[Haskell] standard prelude and specifications

Malcolm Wallace Malcolm.Wallace at cs.york.ac.uk
Thu Apr 13 06:14:55 EDT 2006

Laszlo Nemeth <lnemeth at cs.bilgi.edu.tr> wrote:

> Chp 8 of the Haskell Report says:
> > In this chapter the entire Haskell Prelude is given. It constitutes
> > a  *specification* for the Prelude.
> My question is how strictly this word "specification" is to be 
> interpreted? I can think of a strict and a loose interpretation:

Surely the obvious meaning is observational equivalence, also sometimes
known as referential transparency.

For any Prelude function specified as p, you can implement it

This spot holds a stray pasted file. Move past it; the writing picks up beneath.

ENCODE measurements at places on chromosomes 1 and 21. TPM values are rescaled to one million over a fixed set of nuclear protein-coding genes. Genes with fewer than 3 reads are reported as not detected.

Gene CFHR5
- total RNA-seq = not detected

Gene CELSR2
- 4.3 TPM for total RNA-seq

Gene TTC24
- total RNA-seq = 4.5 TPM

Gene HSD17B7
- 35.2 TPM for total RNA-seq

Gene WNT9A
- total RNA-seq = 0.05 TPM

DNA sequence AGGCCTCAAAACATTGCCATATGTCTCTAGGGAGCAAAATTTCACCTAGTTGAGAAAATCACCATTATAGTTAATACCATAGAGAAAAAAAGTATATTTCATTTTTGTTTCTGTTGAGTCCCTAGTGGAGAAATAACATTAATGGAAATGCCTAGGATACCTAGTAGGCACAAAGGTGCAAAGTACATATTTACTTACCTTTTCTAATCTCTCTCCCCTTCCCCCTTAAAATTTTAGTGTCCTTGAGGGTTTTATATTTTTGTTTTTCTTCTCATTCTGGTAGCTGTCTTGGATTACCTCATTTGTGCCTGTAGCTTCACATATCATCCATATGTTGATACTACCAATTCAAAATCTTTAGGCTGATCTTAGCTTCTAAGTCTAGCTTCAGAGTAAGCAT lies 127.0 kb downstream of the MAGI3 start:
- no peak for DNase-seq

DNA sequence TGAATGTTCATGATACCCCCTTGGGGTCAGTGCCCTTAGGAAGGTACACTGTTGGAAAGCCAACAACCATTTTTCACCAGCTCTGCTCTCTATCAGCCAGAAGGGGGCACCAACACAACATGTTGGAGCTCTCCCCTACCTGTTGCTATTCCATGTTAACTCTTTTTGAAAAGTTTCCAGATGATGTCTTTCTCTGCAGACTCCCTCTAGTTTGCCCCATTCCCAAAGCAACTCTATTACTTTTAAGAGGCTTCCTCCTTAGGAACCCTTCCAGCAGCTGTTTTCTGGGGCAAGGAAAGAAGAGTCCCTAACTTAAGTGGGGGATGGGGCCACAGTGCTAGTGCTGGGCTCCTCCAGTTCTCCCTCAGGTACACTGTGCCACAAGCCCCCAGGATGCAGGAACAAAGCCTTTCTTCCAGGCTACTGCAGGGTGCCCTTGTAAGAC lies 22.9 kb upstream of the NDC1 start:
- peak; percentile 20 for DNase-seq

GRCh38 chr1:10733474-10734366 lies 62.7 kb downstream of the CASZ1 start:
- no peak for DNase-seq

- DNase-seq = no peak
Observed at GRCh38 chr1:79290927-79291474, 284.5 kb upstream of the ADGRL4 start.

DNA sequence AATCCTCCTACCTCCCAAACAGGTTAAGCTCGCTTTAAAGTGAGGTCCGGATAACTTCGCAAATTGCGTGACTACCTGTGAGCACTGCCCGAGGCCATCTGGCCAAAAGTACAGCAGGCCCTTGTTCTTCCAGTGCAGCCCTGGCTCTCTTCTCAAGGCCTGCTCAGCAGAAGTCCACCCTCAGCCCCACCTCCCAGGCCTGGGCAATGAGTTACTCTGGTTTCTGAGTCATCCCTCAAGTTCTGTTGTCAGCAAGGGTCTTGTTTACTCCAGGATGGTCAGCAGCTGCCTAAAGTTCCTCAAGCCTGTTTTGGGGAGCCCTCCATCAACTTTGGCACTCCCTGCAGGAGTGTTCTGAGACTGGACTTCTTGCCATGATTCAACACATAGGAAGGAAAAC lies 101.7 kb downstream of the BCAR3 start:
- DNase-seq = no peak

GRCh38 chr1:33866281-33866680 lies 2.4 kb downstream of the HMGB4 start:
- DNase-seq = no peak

differently as p', provided that for all possible arguments x to p,

    p x == p' x

So this is your non-loose interpretation.  I hesitate to use the word
strict, because that has a different accepted meaning in this context.
If p is strict in x, then p' must be strict in x as well, and vice
versa; if p is non-strict in x, then p' must also be non-strict.

The important point is that p and p' could use algorithms that belong to
different complexity classes, or have different constant factors, and
that is fine, provided the results are the same.


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